Moto G4 Plus in comparison Part 2

Continued from Moto G4 Plus in comparison Part 1

Battery and Quick Charge


Since I'm often not very far from a power source, it's hard to determine how good the battery is on the Moto G4 Plus. My Sony Xperia C3's battery life matches the G4 Plus even though it's slightly less than two years old and has a Dual-SIM card slot (the Moto G4 Plus I have has only one SIM card slot). With a SIM card inserted, data off, and maybe 2-3 hours of Wi-Fi at home, roughly 2 hours of podcasts or music, the G4 Plus can last more than two days without charging, but that's not typical usage for most people.

Note: For Windows 10 Mobile users, the Lumia 650 can actually last more than a day and a half as long as you don't have a micro SIM inserted and don't have Wi-Fi or data enabled all day. It's an improvement compared to Windows Phone 8.1, but can't really be compared with midrange devices like the G4 Plus.

I've written about the Moto G4 Plus' charging issues before, but it's really not an issue. All you have to do is pay attention to the Android notification and where you plug your device. With the included cable and a reliable power source, the quick charge feature of the G4 Plus really does work, but that could also be because mine is new.

Screen and camera 


I'm not fussy with screens, but the 5.5" Gorilla Glass 3 screen of the Moto G4 Plus is certainly welcome and matches the brightness and clarity of the Xperia C3's. I've grown used to the Lumia 650's smaller screen for reading Hellboy and scanned 80s Spider-Man comic books (the real Spidey, not the garbage Marvel has been publishing the last 20 years), but there's nothing like the G4 Plus' extra real estate to inspect the artwork and read Peter Parker's quips.

The Moto G4 Plus and Amazon Fire HD 8 are both great for reading scanned comic books because of their screens. Although Peter doesn't make it a habit of fighting demons, he's had plenty of experience kicking supernatural ass since the 60s (such as his team-up with Doc Strange in The Way to Dusty Devil in 1992). Mike Mignola's BPRD specializes in that business however.

Considering how good the 16 MP dual-camera of the Moto G4 Plus is, I'm glad Motorola tacked on a capable screen with the G4 Plus. Photos of San Diego taken using the G4 Plus looked fantastic and accurate on the screen. Moreover, the quality of the photo was carried over even when viewed on my Macbook Air or on my Surface Pro 4.  As much as I loved photos taken using my older Lumia 925 (which was designed for low-light environments), the JPEGs can't be compared with the Moto G4 Plus' snaps.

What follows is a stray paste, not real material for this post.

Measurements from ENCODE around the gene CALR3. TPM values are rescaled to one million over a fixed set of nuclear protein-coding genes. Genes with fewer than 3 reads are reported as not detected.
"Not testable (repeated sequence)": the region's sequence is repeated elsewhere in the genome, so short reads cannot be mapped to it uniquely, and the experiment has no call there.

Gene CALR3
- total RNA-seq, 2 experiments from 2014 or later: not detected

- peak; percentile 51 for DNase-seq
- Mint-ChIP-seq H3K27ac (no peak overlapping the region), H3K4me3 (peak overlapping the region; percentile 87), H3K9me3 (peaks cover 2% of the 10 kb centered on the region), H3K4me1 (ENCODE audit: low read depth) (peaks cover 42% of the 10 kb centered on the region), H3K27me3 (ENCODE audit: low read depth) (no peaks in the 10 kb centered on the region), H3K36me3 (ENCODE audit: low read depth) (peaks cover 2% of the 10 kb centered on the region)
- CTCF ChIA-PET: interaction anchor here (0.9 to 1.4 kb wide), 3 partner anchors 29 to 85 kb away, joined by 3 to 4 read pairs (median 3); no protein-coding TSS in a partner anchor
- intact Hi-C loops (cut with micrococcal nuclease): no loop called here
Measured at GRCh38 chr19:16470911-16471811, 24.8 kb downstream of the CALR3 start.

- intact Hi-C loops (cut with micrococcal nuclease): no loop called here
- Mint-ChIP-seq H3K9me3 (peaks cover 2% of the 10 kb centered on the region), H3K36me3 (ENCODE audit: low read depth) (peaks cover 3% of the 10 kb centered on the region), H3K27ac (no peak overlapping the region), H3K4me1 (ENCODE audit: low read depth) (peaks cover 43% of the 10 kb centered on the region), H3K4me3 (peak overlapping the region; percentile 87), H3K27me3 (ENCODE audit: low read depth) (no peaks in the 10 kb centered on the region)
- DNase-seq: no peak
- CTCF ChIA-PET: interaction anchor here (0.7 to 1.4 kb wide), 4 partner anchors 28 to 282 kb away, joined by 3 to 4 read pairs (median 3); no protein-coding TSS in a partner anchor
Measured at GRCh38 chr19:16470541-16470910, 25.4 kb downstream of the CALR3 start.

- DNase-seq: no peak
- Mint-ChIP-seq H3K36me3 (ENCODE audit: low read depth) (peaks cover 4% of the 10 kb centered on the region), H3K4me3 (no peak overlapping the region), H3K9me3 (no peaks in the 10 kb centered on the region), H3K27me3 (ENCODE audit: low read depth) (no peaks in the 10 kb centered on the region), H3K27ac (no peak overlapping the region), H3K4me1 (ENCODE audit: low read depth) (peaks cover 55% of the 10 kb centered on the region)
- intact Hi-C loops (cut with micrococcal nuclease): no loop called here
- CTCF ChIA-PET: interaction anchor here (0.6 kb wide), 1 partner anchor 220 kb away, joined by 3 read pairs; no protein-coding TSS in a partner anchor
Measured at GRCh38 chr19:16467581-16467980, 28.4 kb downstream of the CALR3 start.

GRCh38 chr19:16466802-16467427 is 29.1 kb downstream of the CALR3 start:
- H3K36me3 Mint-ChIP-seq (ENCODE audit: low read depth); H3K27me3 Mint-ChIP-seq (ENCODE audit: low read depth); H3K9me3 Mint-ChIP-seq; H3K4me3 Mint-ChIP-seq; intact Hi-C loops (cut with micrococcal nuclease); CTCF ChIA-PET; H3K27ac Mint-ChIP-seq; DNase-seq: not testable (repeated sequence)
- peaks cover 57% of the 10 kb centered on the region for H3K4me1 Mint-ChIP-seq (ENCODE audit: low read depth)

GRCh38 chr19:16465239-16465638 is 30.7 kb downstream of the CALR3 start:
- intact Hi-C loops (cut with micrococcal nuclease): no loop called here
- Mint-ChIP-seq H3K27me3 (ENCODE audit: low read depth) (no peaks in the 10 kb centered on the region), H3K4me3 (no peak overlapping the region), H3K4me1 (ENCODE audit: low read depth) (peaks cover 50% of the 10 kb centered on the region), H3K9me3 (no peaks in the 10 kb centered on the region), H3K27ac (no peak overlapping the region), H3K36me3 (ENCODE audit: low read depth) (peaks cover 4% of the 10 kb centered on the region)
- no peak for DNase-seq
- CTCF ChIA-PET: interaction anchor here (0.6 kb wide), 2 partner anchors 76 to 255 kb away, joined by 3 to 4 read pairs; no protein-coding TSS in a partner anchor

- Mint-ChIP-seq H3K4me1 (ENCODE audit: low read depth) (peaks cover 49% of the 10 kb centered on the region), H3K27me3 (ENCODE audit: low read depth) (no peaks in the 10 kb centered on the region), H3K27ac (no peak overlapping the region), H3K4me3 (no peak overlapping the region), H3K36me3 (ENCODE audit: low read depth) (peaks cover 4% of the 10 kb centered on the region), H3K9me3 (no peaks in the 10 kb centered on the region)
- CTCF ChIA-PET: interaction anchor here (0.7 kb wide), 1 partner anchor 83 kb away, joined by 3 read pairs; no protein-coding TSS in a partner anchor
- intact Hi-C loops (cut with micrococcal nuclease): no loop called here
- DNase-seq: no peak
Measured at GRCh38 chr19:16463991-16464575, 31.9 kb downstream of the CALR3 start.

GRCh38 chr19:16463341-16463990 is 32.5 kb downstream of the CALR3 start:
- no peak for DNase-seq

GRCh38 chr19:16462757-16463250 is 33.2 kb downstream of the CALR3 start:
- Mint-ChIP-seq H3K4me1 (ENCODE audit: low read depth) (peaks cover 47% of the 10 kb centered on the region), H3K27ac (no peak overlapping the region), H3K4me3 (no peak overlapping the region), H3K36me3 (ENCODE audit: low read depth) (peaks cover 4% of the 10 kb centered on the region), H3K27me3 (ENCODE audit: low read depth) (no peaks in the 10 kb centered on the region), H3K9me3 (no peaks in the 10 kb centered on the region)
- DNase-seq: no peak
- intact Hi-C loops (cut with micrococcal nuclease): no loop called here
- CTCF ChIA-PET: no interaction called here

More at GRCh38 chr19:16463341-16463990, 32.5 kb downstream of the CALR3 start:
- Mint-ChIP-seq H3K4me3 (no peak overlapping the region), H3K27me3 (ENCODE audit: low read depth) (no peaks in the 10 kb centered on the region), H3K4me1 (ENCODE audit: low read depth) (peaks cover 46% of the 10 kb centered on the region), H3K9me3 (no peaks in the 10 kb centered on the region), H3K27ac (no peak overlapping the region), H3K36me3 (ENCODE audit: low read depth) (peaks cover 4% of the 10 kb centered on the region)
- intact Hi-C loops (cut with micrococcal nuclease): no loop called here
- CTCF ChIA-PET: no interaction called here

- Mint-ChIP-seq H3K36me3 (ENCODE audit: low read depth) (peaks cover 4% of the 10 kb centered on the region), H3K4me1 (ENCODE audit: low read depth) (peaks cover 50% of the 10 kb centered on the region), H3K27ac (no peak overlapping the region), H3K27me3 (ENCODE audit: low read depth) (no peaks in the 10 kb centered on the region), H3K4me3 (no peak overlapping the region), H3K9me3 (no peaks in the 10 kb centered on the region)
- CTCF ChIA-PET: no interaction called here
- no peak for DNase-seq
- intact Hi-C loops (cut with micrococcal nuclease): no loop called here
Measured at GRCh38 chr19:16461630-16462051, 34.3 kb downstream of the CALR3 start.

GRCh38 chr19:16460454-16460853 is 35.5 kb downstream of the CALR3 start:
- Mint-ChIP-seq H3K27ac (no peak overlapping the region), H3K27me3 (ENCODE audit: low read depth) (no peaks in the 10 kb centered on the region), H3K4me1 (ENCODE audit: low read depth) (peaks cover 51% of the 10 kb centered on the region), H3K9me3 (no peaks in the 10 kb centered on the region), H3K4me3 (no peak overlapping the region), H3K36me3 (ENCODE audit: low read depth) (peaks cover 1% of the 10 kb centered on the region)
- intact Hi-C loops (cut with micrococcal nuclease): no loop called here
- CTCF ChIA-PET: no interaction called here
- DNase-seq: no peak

The screen quality of the G4 Plus is excellent compared with the Kobo Glo and Lumia 650. Some users might prefer the narrower and longer screen of the Sony Xperia C3 however.

The response time and autofocus speed of the G4 Plus is well-documented, but the performance is most noticeable for users like myself who previously used entry-level devices like the Xperia C3 and Lumia 650. Moreover, the G4 Plus is better at focusing on close objects than any of my devices, including the Sony NEX-3NL I bring along with me during vacation trips. The lens of the G4 Plus also matches the Yi Action camera in terms of wide-angle shots, and definitely preferable for selfies.

I haven't tried the Professional Mode, Panorama, and Slow Motion modes on the default camera app, but the Auto HDR of the G4 Plus certainly benefits from the Snapdragon 617 and Cortex innards. Unlike the Windows Phone-powered Lumia 650, which took 1-2 minutes at best when HDR was enabled, HDR processing was unnoticeable on the G4 Plus.


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